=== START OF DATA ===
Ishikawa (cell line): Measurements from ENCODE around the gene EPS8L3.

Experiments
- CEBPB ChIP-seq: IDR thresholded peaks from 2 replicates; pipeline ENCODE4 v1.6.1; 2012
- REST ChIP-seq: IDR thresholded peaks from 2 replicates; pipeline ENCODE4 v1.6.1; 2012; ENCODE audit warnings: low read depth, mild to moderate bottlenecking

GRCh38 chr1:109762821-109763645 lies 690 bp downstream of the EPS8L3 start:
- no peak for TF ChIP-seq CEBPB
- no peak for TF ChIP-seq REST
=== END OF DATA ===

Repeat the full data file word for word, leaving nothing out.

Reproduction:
Ishikawa (cell line): Measurements from ENCODE around the gene EPS8L3.

Experiments
- CEBPB ChIP-seq: IDR thresholded peaks from 2 replicates; pipeline ENCODE4 v1.6.1; 2012
- REST ChIP-seq: IDR thresholded peaks from 2 replicates; pipeline ENCODE4 v1.6.1; 2012; ENCODE audit warnings: low read depth, mild to moderate bottlenecking

GRCh38 chr1:109762821-109763645 lies 690 bp downstream of the EPS8L3 start:
- no peak for TF ChIP-seq CEBPB
- no peak for TF ChIP-seq REST